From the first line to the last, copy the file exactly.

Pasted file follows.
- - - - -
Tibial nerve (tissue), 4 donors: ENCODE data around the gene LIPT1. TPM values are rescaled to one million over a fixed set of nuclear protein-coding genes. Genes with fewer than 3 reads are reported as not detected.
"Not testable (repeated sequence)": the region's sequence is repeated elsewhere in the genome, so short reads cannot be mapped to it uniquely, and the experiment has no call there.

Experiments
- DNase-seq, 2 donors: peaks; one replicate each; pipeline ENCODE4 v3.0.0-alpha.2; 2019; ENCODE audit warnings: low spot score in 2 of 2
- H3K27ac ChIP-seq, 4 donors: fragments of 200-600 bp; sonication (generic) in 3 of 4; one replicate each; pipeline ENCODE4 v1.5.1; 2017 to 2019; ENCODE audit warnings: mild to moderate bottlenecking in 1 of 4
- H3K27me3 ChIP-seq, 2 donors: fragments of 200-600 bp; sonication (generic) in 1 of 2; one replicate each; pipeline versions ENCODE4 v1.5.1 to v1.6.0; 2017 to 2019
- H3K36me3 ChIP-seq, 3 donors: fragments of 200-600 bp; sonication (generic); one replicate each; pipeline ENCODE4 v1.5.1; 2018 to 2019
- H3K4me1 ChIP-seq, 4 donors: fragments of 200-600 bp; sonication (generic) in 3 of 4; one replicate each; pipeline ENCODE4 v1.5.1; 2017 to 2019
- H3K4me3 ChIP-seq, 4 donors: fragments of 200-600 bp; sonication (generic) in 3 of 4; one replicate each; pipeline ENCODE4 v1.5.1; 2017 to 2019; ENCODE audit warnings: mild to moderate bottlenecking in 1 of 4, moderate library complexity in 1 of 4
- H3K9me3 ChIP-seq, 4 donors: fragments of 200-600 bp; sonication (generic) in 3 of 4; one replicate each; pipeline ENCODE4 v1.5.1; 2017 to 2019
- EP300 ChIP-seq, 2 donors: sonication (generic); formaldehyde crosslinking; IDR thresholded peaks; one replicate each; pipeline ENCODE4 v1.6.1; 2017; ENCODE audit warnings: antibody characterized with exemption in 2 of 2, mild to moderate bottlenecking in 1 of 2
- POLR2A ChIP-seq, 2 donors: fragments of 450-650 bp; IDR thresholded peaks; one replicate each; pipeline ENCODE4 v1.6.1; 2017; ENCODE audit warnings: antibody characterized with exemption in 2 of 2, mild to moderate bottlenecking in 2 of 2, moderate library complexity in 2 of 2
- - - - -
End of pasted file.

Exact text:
Tibial nerve (tissue), 4 donors: ENCODE data around the gene LIPT1. TPM values are rescaled to one million over a fixed set of nuclear protein-coding genes. Genes with fewer than 3 reads are reported as not detected.
"Not testable (repeated sequence)": the region's sequence is repeated elsewhere in the genome, so short reads cannot be mapped to it uniquely, and the experiment has no call there.

Experiments
- DNase-seq, 2 donors: peaks; one replicate each; pipeline ENCODE4 v3.0.0-alpha.2; 2019; ENCODE audit warnings: low spot score in 2 of 2
- H3K27ac ChIP-seq, 4 donors: fragments of 200-600 bp; sonication (generic) in 3 of 4; one replicate each; pipeline ENCODE4 v1.5.1; 2017 to 2019; ENCODE audit warnings: mild to moderate bottlenecking in 1 of 4
- H3K27me3 ChIP-seq, 2 donors: fragments of 200-600 bp; sonication (generic) in 1 of 2; one replicate each; pipeline versions ENCODE4 v1.5.1 to v1.6.0; 2017 to 2019
- H3K36me3 ChIP-seq, 3 donors: fragments of 200-600 bp; sonication (generic); one replicate each; pipeline ENCODE4 v1.5.1; 2018 to 2019
- H3K4me1 ChIP-seq, 4 donors: fragments of 200-600 bp; sonication (generic) in 3 of 4; one replicate each; pipeline ENCODE4 v1.5.1; 2017 to 2019
- H3K4me3 ChIP-seq, 4 donors: fragments of 200-600 bp; sonication (generic) in 3 of 4; one replicate each; pipeline ENCODE4 v1.5.1; 2017 to 2019; ENCODE audit warnings: mild to moderate bottlenecking in 1 of 4, moderate library complexity in 1 of 4
- H3K9me3 ChIP-seq, 4 donors: fragments of 200-600 bp; sonication (generic) in 3 of 4; one replicate each; pipeline ENCODE4 v1.5.1; 2017 to 2019
- EP300 ChIP-seq, 2 donors: sonication (generic); formaldehyde crosslinking; IDR thresholded peaks; one replicate each; pipeline ENCODE4 v1.6.1; 2017; ENCODE audit warnings: antibody characterized with exemption in 2 of 2, mild to moderate bottlenecking in 1 of 2
- POLR2A ChIP-seq, 2 donors: fragments of 450-650 bp; IDR thresholded peaks; one replicate each; pipeline ENCODE4 v1.6.1; 2017; ENCODE audit warnings: antibody characterized with exemption in 2 of 2, mild to moderate bottlenecking in 2 of 2, moderate library complexity in 2 of 2